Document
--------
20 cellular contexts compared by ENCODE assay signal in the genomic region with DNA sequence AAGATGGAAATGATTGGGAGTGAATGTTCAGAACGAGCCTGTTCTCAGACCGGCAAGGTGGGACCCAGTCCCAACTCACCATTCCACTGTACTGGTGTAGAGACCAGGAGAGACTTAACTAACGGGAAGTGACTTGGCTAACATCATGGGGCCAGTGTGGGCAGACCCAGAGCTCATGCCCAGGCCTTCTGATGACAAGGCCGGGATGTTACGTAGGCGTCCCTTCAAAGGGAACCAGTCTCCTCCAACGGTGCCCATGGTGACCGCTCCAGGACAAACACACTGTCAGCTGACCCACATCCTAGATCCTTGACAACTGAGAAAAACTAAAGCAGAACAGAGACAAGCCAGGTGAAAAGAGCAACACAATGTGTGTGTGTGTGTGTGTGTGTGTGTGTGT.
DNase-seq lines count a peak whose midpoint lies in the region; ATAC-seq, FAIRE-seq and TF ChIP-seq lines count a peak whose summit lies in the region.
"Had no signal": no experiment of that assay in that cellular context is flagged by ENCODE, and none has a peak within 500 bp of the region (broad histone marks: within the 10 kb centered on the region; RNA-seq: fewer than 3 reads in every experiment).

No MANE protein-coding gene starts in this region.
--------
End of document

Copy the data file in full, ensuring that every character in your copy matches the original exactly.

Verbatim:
20 cellular contexts compared by ENCODE assay signal in the genomic region with DNA sequence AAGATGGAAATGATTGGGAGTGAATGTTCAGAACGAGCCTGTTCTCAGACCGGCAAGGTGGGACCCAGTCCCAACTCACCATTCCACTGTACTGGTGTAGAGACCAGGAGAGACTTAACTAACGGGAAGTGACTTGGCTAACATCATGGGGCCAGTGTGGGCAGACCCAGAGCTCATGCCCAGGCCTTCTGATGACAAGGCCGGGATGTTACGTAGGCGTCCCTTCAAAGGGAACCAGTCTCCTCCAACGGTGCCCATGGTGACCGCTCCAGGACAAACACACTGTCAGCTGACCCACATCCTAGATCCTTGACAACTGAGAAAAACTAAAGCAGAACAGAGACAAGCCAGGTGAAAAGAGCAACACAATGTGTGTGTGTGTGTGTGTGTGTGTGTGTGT.
DNase-seq lines count a peak whose midpoint lies in the region; ATAC-seq, FAIRE-seq and TF ChIP-seq lines count a peak whose summit lies in the region.
"Had no signal": no experiment of that assay in that cellular context is flagged by ENCODE, and none has a peak within 500 bp of the region (broad histone marks: within the 10 kb centered on the region; RNA-seq: fewer than 3 reads in every experiment).

No MANE protein-coding gene starts in this region.